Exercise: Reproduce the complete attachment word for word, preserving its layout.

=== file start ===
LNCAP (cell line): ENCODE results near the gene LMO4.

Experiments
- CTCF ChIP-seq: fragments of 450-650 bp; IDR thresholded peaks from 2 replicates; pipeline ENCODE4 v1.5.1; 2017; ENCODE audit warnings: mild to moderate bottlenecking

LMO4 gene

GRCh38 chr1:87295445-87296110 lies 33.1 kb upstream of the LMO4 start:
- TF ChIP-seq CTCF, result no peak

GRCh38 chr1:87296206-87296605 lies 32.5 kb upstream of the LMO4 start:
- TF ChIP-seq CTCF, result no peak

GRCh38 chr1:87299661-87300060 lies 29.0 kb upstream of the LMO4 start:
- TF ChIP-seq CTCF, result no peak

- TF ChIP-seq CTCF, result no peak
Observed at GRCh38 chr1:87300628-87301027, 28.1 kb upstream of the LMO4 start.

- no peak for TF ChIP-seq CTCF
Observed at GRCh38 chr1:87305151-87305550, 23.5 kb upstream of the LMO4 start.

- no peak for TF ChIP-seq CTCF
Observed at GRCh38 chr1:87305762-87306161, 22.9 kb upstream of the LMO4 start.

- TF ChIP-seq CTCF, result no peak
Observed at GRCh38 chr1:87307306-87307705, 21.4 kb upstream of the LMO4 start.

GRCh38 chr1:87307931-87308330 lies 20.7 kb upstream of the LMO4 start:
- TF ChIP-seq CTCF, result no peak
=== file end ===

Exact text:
LNCAP (cell line): ENCODE results near the gene LMO4.

Experiments
- CTCF ChIP-seq: fragments of 450-650 bp; IDR thresholded peaks from 2 replicates; pipeline ENCODE4 v1.5.1; 2017; ENCODE audit warnings: mild to moderate bottlenecking

LMO4 gene

GRCh38 chr1:87295445-87296110 lies 33.1 kb upstream of the LMO4 start:
- TF ChIP-seq CTCF, result no peak

GRCh38 chr1:87296206-87296605 lies 32.5 kb upstream of the LMO4 start:
- TF ChIP-seq CTCF, result no peak

GRCh38 chr1:87299661-87300060 lies 29.0 kb upstream of the LMO4 start:
- TF ChIP-seq CTCF, result no peak

- TF ChIP-seq CTCF, result no peak
Observed at GRCh38 chr1:87300628-87301027, 28.1 kb upstream of the LMO4 start.

- no peak for TF ChIP-seq CTCF
Observed at GRCh38 chr1:87305151-87305550, 23.5 kb upstream of the LMO4 start.

- no peak for TF ChIP-seq CTCF
Observed at GRCh38 chr1:87305762-87306161, 22.9 kb upstream of the LMO4 start.

- TF ChIP-seq CTCF, result no peak
Observed at GRCh38 chr1:87307306-87307705, 21.4 kb upstream of the LMO4 start.

GRCh38 chr1:87307931-87308330 lies 20.7 kb upstream of the LMO4 start:
- TF ChIP-seq CTCF, result no peak